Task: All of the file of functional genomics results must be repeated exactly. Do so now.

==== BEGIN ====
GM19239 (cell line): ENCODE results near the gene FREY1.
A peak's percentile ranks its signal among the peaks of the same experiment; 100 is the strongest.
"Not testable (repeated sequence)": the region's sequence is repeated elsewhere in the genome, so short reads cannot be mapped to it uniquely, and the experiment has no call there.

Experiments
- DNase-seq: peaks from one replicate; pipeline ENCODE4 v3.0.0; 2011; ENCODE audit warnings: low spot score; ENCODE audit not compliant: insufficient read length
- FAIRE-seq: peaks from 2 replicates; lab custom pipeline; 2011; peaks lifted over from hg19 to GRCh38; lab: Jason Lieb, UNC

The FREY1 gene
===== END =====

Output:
GM19239 (cell line): ENCODE results near the gene FREY1.
A peak's percentile ranks its signal among the peaks of the same experiment; 100 is the strongest.
"Not testable (repeated sequence)": the region's sequence is repeated elsewhere in the genome, so short reads cannot be mapped to it uniquely, and the experiment has no call there.

Experiments
- DNase-seq: peaks from one replicate; pipeline ENCODE4 v3.0.0; 2011; ENCODE audit warnings: low spot score; ENCODE audit not compliant: insufficient read length
- FAIRE-seq: peaks from 2 replicates; lab custom pipeline; 2011; peaks lifted over from hg19 to GRCh38; lab: Jason Lieb, UNC

The FREY1 gene